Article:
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Committee says Planning Bill should be more democratic

Words: Laura Edgar
Wales / Shutterstock_164056865

The National Assembly for Wales' Environment and Sustainability Committee has found that if greater consistency in making planning decisions is to be achieved, the process should be far more democratic.

Although a reform of the planning system is supported in Wales, concerns were raised in the committee’s Planning (Wales) Bill Stage 1 Committee Report (pdf) that the bill would complicate the system as well as move decision-making away from local communities and their politicians. 
Furthermore, the committee expressed that the bill could make it more difficult to engage local communities in the plan-making process.
The Planning Bill aims to give Welsh ministers powers to make changes to the ways that Local Planning Authorities operate.
But lawyers who gave evidence during a review of the bill by the Environment and Sustainability Committee, highlighted an “overarching concern that a number of the bill’s provisions […] could potentially limit people’s rights to a hearing on a development that impacts on their lives.”
The committee has made several recommendations in its report, including that ministers bring forward an amendment to the bill to give Place Plans a formal development plan status. They should, says the report, also give “further consideration to how local communities can be given greater opportunities to engage in the preparation of community plans.”
Another suggestion the committee has made is that amendments to the bill should be brought forward “to link statutory national and regional transport planning arrangements to the National Development Framework and Strategic Development Plan.”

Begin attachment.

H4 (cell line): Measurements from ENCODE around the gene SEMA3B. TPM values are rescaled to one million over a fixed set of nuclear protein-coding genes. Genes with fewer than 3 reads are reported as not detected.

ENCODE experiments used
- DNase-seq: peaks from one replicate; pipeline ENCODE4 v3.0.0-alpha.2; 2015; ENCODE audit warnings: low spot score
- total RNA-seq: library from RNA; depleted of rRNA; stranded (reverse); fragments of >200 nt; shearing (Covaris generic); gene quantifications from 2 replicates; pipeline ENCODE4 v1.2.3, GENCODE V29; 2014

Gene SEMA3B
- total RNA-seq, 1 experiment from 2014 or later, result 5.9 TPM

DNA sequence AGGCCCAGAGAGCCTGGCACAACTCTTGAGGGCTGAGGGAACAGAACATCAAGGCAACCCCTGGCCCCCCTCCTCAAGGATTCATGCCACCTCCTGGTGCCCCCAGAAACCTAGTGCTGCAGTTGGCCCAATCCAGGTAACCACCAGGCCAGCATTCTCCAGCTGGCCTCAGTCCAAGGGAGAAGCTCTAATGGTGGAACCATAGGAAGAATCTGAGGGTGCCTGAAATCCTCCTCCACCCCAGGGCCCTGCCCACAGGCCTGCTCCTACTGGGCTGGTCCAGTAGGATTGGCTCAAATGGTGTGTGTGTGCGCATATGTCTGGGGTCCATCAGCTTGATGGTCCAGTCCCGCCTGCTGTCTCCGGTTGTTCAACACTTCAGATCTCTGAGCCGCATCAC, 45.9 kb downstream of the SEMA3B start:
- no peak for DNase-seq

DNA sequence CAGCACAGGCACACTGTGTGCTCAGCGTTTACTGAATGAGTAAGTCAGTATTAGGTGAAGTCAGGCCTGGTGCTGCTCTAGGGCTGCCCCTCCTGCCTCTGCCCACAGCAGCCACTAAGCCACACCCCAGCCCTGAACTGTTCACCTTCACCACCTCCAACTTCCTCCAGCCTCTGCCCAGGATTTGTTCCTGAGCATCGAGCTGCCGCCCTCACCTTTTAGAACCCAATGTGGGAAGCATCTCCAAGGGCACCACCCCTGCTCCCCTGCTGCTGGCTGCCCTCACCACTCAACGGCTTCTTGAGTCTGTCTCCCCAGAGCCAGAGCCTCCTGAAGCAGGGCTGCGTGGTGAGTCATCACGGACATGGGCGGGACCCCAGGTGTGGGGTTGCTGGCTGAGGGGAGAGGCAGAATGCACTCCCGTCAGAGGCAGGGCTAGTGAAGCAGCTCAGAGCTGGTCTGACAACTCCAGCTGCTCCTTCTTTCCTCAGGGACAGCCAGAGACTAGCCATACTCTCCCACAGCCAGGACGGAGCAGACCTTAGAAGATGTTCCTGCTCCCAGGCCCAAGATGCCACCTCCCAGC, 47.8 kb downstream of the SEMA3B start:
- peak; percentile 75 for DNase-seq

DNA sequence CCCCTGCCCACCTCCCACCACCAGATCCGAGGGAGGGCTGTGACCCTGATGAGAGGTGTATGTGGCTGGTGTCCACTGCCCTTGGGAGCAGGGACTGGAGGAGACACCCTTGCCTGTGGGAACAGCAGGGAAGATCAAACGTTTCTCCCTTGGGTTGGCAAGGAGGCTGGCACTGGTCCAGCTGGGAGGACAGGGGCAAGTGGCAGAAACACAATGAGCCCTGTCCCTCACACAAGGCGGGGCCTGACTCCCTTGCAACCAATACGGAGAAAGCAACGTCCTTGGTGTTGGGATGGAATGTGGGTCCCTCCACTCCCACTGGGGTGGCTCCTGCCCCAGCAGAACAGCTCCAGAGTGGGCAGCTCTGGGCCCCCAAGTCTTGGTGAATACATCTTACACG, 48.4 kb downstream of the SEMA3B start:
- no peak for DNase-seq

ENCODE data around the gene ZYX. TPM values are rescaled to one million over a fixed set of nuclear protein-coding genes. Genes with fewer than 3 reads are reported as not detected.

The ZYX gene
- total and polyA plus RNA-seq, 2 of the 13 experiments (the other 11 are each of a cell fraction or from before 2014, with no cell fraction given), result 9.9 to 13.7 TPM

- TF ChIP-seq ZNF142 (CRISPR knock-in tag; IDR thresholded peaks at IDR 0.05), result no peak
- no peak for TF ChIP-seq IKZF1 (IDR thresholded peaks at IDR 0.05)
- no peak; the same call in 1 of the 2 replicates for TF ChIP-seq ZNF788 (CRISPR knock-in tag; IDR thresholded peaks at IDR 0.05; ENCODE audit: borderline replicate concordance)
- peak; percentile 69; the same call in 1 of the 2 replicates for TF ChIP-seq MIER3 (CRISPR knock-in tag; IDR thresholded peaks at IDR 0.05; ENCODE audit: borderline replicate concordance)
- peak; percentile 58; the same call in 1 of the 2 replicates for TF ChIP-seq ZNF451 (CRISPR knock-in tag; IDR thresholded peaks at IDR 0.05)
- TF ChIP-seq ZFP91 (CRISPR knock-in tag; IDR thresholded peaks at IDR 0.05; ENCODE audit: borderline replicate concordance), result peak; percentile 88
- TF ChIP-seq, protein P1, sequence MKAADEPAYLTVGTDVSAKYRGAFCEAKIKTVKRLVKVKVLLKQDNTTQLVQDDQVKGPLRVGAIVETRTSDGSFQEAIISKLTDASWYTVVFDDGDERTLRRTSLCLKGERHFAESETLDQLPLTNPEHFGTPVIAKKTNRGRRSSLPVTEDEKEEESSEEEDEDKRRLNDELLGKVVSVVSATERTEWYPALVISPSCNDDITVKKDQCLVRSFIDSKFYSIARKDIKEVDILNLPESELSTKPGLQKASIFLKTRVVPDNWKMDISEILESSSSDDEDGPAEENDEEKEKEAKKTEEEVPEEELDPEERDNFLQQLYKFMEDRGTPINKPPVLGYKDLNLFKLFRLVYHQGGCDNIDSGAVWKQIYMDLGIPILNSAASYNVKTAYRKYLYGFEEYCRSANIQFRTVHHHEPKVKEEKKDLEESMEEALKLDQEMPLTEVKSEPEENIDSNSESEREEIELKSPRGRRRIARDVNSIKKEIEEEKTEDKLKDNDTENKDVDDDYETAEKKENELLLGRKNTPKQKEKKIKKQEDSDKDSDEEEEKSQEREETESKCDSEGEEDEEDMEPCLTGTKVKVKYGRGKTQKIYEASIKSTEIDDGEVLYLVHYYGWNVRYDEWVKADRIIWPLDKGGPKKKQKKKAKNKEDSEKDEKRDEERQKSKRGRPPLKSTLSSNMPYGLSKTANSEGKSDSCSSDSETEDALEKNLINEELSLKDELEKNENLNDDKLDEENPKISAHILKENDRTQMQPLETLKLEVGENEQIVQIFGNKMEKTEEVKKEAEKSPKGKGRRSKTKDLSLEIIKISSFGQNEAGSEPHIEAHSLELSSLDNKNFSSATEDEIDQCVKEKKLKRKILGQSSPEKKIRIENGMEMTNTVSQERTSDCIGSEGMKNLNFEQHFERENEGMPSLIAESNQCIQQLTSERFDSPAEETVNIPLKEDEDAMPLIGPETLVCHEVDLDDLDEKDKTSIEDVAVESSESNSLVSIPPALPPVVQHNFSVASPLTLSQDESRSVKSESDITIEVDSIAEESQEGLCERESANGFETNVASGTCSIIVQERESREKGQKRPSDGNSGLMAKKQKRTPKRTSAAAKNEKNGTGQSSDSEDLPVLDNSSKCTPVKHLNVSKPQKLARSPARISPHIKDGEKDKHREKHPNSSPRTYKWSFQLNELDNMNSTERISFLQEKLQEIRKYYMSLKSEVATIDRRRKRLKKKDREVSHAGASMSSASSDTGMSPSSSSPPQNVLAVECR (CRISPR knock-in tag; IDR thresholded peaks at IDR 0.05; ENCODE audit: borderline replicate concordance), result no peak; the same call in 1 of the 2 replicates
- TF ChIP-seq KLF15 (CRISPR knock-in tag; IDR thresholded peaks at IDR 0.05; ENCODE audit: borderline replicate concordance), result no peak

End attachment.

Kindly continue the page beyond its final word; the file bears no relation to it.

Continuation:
Alun Ffred Jones, chair of the Environment and Sustainability Committee, said: "While there is broad support for improving the efficiency and consistency of the planning system in Wales, it is important that these reforms do not make it a less democratic process. "Throughout this report we have made recommendations that, accumulatively, seek to make the provisions of this bill more democratic. We believe that, when taken together, implementing these recommendations will address concerns that this legislation will create a 'democratic deficit' whilst ensuring the efficiency and consistency of the system is improved".
When the Planning Bill was first launched, it was criticised for failing to do enough to protect the Welsh language. The Environment and Sustainability Committee has therefore also recommended that the position of the Welsh language in the planning system be strengthened and that assessments should be undertaken to discover the impact on the Welsh language when preparing policy as Local Development Plans.